This poem is nearly four years old, needs re-recording and with Greek elections happening this weekend ‘The Continent’ is at its most timely
The artists’ we adore, for all their talents, are mostly, if not entirely, strangers to us; in the same way they don’t know our opinions on ‘x,y, and z’, we don’t know their opinions on ‘a,b, and c’ or the situations that formed the basis of these opinions.
I believe that when someone whose work I admire, shares their thoughts, I’m still not entitled to them; regardless of how big of a fan I am, any precedent in their work or the direness of the circumstances etc. If, when the opinion is shared, I’m rendered disagreeable. Fine. It takes much more than an opposite view for me to no longer support them as an artist (it actually takes them them being ‘neutral’).
Why? If I were to bend and flex to every change of the wind, I’d not only be disoriented and exhausted, I’d be a fan of nobody. My mind would be confined because everyone couldn’t tick enough boxes that I agree with.
It’s almost as if we deify talented human beings and then are shocked when we realise that they, like all humans not only have varied experiences and viewpoints, but are also not infallible. It’s almost as if it’s expected of black artists to conform to a certain blackness and to be miraculously uniform in conveying their thoughts and brand. The minute they ‘fall outside’ our expectations, it’s “noooo, why?”, “I can’t believe I used to…” “ahh, I knew there was something about them”.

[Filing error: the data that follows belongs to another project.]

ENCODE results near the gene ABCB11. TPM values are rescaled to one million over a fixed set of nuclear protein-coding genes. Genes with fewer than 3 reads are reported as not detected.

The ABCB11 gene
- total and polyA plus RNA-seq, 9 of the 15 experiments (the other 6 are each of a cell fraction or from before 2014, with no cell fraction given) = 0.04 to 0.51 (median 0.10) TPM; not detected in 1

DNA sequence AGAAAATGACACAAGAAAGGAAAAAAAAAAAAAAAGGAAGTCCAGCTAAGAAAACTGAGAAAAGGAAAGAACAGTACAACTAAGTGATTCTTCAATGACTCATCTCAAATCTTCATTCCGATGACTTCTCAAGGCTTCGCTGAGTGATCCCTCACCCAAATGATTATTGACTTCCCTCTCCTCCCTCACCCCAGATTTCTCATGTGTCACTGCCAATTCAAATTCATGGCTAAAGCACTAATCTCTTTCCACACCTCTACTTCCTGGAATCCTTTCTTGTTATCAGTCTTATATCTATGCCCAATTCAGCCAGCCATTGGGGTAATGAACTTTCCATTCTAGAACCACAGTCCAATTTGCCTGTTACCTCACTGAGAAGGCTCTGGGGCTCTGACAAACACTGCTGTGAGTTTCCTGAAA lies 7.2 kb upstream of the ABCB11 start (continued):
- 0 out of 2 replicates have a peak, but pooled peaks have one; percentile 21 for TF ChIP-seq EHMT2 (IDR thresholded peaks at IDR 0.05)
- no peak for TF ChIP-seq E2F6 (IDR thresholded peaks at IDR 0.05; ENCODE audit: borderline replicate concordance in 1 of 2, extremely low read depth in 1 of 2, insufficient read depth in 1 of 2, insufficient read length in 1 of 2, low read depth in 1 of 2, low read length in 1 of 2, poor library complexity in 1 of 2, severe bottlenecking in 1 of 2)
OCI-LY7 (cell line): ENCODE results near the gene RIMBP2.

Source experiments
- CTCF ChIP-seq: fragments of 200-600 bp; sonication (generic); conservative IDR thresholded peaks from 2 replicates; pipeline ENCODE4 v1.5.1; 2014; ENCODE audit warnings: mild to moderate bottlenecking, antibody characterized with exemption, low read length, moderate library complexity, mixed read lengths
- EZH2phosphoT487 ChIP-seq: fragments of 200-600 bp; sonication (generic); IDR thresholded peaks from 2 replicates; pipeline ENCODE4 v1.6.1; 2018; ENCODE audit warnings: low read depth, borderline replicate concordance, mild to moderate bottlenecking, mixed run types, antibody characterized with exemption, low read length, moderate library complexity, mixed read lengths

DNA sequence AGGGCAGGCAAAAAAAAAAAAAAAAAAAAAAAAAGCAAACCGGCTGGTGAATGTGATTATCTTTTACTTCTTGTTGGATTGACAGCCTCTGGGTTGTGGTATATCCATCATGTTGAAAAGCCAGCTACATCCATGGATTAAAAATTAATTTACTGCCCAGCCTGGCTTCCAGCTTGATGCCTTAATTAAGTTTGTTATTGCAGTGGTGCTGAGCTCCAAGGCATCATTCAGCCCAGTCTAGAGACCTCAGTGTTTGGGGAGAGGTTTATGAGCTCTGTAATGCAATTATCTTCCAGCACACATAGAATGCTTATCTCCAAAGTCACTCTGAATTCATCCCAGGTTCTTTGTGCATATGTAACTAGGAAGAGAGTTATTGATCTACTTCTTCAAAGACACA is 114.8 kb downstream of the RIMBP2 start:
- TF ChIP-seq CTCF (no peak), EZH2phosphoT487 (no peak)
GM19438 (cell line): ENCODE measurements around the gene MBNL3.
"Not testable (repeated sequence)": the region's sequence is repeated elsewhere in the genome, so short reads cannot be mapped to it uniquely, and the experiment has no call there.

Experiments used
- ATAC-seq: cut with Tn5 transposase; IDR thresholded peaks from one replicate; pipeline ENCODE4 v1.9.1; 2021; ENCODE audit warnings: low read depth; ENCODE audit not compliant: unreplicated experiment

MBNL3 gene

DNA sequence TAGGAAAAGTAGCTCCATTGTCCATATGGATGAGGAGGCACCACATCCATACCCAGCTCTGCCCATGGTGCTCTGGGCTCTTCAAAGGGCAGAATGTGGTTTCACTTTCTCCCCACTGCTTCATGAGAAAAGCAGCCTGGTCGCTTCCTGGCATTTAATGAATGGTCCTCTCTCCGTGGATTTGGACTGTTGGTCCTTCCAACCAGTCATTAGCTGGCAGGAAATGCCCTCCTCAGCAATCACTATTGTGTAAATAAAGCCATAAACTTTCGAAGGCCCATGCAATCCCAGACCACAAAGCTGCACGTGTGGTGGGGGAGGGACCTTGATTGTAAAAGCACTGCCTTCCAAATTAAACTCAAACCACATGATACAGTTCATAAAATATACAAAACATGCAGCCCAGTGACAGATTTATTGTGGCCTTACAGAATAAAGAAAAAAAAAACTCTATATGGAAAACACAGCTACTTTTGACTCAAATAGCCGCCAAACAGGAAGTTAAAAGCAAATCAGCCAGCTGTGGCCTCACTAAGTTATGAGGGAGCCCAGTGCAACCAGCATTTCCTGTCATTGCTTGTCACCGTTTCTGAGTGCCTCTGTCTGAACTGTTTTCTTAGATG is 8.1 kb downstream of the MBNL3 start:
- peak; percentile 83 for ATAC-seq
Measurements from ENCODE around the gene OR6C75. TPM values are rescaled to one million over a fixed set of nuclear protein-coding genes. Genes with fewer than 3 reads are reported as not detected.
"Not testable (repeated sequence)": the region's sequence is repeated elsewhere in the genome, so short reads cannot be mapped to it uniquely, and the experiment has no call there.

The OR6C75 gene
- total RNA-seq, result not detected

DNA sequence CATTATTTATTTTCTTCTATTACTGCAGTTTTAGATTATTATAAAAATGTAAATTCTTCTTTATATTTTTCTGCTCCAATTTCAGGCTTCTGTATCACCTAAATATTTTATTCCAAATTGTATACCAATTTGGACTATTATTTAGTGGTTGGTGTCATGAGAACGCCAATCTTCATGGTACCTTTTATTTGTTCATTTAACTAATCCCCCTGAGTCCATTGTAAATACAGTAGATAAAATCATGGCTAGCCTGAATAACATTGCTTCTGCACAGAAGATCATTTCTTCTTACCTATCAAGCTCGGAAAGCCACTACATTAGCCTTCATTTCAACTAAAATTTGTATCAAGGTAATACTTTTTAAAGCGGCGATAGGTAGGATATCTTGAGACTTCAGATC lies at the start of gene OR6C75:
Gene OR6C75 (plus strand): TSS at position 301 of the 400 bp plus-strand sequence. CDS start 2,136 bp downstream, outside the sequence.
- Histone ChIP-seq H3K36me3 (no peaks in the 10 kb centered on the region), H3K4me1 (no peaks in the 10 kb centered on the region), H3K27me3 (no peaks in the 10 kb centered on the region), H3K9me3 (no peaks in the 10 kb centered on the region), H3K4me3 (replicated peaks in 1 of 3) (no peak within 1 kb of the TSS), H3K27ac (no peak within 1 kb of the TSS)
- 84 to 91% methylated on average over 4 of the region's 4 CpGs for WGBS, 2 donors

Have you considered that the same opinions that have now turned you off of them, were present before and in some way, informed the artistic expressions that you admired? Or that inducting someone into ‘new blackness’, is a form of respectability?